Horror Film Review: Blood Beach (dir by Jeffrey Bloom)


“Nom nom nom nom,” says that monster under the sand.

“Agck!  Agck!  Agck!  Agck!” says the people above the sand.

And that’s all you really need to know about the 1981 film, Blood Beach.

Blood Beach takes place on a beach that also happens to be a hunting ground for this mutated worm thing that lives underground.  Basically, whenever anyone takes a stroll on the beach, they get sucked down into the sand and, for the most part, they’re never seen again.  Sometimes that’s not a bad thing, as in the case of a wannabe rapist who ends up getting castrated while being pulled down into the sand.  But, far too often, the victims are innocent people who were just walking their dog, chasing after their hat, or searching for buried treasure.

The beach becomes so well-known for being a death trap that the locals start to call it Blood Beach but, for some reason, that doesn’t seem to stop people from wandering out on the sand at inopportune times.  I mean, it would just seem logical to me that if there’s a monster killing people on the beach then maybe it would be a good idea to avoid the beach for a while.  I mean, you could go see a movie or you could lay out and work on your tan in your back yard.  Believe it or not, you do have the option of not going to a monster-infested location.

Strangely, there’s one person who is always on the beach but never gets killed.  That’s Mrs. Selden (Eleanor Zee), a somewhat odd woman who always seems to be nearby whenever someone is getting dragged into the sand but who never gets attacked herself.  Interestingly, Mrs. Selden never seems to be particularly concerned by all the carnage around her.  (One victim is even killed while specifically checking to make sure Mrs. Selden is okay.)  I kept expecting some sort of major twist where it was revealed that Mrs. Selden was a witch or something but it never happened.

Now, you would think that the presence of an underground monster would be the perfect excuse to call in the national guard but instead, the local police (led by John Saxon’s Captain Pearson) handle it.  Sgt. Royko (Burt Young) heads up the monster investigation, which in this film means that he kinda of stumbles from scene-to-scene, never looking particularly impressed by or interesting in anything that’s happening around him.  If anything, Royko seems to be annoyed that he’s having to give up time that he could be using to drink beer and watch TV and that attitude makes Royke the hero of this film.  Forget the scientist who wants to understand where the monster came from.  Forget the habor cop who wants to rekindle things with an old flame.  Royko doesn’t care about science or love.  He just wants to blow stuff up, which makes him the perfect audience surrogate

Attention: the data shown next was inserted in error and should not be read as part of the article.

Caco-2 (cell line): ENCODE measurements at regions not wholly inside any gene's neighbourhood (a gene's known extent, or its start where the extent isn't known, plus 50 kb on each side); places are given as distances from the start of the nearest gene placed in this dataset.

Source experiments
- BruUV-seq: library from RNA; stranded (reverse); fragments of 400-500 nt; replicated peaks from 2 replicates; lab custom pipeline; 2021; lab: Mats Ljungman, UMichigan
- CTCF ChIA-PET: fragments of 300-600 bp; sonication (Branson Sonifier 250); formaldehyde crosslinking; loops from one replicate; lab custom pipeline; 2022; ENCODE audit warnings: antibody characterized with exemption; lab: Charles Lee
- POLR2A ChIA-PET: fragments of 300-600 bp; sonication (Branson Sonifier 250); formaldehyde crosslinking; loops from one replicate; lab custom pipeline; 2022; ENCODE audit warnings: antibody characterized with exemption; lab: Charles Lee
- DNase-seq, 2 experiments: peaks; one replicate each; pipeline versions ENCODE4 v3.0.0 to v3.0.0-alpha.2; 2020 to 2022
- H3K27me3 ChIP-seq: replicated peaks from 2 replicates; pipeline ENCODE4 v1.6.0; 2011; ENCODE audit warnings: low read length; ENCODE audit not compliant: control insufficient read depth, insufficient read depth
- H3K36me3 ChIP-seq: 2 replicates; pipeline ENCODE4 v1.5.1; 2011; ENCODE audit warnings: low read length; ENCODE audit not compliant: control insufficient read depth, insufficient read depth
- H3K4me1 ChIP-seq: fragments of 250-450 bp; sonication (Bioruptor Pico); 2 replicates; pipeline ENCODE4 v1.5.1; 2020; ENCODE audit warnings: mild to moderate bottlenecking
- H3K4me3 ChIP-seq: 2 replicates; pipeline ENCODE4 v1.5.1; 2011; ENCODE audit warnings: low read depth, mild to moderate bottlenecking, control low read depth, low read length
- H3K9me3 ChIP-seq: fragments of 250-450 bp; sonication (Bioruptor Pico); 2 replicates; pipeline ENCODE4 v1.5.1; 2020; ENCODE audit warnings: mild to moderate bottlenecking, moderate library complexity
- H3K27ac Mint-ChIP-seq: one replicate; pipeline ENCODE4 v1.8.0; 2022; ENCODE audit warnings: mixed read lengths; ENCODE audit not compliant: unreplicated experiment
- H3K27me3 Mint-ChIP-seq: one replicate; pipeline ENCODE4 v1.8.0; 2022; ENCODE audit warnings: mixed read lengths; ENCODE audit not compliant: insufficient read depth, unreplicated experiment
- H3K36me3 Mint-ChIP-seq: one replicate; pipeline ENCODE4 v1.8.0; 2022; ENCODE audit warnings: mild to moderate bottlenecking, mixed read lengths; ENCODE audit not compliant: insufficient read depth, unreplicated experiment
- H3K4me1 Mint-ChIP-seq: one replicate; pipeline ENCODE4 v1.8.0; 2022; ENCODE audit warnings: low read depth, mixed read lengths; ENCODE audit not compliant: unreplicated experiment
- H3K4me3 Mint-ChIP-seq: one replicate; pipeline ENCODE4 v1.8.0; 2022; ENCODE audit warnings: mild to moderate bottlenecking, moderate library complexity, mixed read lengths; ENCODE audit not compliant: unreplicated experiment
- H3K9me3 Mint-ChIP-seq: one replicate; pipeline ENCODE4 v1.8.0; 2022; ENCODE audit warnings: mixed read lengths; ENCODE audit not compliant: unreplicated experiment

Anyway, Blood Beach sounds like it should be a fun movie but it’s not.  The movie delivers a lot of beach but very little blood.  There’s a lot of “nom nom” but very little “agck!”  Blood Beach is almost as much of a misfire as spending spring break in West Texas.

A Movie A Day #355: F.I.S.T. (1978, directed by Norman Jewison)


Sylvester Stallone is Jimmy Hoffa!

Actually, Stallone plays Johnny Kovak, a laborer who becomes a union organizer in 1939.  Working with him is his best friend, Abe Belkin (David Huffman).  In the fight for the working man, Abe refuses to compromise to either the bosses or the gangsters who want a piece of union.  Johnny is more pragmatic and willing to make deals with ruthless mobsters like Vince Doyle (Kevin Conway) and Babe Milano (Tony Lo Bianco).  Over thirty years, both Johnny and Abe marry and start families.  Both become powerful in the union.  When Johnny discovers that union official Max Graham (Peter Boyle) is embezzling funds, Johnny challenges him for the presidency.  When a powerful U.S. senator (Rod Steiger) launches an investigation into F.I.S.T. corruption, both Johnny and Abe end up marked for death.

Obviously based on the life and mysterious disappearance of Jimmy Hoffa, F.I.S.T. was one of two films that Stallone made immediately after the surprise success of Rocky.  (The other was Paradise Alley.)  F.I.S.T. features Stallone in one of his most serious roles and the results are mixed.  In the film’s quieter scenes, especially during the first half, Stallone is surprisingly convincing as the idealistic and morally conflicted Kovak.  Stallone is less convincing when Kovak has to give speeches.  If F.I.S.T. were made today, Stallone could probably pull off the scenes of the aged, compromised Johnny but in 1978, he was not yet strong enough as an actor.  Far better is the rest of the cast, especially Conway, Lo Bianco, and Boyle.  If you do see F.I.S.T., keep an eye on the actor playing Johnny’s son.  Though he was credited as Cole Dammett, he grew up to be Anthony Keidis of the Red Hot Chili Peppers.

The box office failures of both F.I.S.T. and Paradise Alley led Stallone back to his most famous role with Rocky II.  And the rest is history.